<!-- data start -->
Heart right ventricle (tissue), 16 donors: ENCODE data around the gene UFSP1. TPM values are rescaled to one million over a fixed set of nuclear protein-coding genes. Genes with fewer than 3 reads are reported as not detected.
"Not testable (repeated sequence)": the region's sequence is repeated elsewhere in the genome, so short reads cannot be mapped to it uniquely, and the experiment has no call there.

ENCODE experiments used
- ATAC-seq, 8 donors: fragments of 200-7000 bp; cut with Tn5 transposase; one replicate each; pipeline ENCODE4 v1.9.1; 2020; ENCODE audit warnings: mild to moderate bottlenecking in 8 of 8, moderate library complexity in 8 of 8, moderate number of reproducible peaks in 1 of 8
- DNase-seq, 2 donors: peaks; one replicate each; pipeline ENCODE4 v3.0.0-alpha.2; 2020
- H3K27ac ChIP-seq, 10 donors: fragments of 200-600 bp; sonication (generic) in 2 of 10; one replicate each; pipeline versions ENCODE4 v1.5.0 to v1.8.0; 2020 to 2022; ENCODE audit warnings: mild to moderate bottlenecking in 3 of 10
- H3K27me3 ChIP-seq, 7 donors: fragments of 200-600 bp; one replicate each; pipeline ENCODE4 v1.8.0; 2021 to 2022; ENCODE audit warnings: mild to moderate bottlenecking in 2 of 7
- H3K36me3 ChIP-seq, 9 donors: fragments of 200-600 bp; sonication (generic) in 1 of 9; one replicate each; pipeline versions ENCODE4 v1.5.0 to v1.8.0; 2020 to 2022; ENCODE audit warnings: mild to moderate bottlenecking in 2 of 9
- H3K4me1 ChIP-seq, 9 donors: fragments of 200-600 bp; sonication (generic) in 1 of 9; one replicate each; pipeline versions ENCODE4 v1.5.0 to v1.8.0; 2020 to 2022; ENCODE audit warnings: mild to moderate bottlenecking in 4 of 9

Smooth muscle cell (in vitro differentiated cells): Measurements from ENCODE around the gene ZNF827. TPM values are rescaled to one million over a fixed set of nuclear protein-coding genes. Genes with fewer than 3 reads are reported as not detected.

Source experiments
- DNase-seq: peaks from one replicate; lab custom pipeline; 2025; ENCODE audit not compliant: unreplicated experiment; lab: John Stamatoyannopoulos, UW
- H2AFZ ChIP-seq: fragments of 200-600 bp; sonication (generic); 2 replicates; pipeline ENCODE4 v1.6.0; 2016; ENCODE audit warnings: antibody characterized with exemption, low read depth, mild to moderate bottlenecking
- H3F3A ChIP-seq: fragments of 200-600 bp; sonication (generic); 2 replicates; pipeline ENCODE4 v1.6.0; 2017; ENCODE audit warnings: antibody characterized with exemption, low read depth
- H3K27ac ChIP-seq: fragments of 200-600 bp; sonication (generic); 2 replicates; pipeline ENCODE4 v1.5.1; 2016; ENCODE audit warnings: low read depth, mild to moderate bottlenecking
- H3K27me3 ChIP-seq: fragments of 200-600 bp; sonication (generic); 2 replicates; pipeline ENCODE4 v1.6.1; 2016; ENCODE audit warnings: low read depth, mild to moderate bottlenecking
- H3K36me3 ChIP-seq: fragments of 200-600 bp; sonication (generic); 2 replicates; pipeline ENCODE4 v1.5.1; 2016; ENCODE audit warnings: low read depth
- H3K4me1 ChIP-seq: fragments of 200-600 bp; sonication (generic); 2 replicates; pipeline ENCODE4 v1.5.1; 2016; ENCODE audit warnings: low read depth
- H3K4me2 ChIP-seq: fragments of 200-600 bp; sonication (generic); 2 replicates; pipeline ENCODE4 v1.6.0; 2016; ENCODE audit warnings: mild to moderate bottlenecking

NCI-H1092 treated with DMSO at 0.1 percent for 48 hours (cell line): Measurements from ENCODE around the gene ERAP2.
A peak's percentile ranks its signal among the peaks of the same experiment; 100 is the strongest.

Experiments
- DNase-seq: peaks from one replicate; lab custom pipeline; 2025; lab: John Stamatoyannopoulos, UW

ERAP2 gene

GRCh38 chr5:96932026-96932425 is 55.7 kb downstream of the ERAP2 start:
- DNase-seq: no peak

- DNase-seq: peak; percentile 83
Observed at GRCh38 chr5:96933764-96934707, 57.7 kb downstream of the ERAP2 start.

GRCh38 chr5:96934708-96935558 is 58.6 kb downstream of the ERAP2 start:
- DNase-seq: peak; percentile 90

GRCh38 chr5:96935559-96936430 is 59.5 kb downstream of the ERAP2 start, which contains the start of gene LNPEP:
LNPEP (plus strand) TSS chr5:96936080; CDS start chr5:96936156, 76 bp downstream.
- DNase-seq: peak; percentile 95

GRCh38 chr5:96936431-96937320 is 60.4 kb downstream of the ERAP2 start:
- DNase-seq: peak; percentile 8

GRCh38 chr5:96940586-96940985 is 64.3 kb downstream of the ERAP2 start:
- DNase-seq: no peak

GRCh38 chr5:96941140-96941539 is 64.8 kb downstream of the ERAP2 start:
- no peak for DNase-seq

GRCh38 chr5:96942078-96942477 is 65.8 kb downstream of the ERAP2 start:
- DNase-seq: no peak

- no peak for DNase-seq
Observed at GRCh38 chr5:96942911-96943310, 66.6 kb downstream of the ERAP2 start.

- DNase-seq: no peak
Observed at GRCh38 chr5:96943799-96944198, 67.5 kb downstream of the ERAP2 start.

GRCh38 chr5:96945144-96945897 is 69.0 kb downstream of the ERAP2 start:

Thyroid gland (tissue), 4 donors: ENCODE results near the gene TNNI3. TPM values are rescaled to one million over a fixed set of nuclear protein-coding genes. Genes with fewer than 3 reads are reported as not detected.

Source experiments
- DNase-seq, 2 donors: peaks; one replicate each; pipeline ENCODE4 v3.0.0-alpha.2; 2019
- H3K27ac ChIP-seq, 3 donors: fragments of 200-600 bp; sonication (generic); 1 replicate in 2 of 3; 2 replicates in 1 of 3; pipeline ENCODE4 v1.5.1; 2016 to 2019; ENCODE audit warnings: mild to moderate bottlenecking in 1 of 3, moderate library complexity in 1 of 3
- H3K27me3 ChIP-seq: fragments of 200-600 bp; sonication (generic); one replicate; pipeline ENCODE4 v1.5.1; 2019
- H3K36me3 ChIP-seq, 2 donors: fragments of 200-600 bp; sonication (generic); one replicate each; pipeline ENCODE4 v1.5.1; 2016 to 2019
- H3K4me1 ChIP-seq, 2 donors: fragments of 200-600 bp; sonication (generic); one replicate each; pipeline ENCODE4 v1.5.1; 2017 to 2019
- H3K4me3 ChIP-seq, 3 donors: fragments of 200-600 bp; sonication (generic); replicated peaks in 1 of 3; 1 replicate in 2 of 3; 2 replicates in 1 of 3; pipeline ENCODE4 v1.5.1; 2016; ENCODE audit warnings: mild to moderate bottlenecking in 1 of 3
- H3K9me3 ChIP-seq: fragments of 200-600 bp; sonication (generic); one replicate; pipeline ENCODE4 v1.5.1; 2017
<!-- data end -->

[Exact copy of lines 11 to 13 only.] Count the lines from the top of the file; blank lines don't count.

Source experiments
- DNase-seq: peaks from one replicate; lab custom pipeline; 2025; ENCODE audit not compliant: unreplicated experiment; lab: John Stamatoyannopoulos, UW
- H2AFZ ChIP-seq: fragments of 200-600 bp; sonication (generic); 2 replicates; pipeline ENCODE4 v1.6.0; 2016; ENCODE audit warnings: antibody characterized with exemption, low read depth, mild to moderate bottlenecking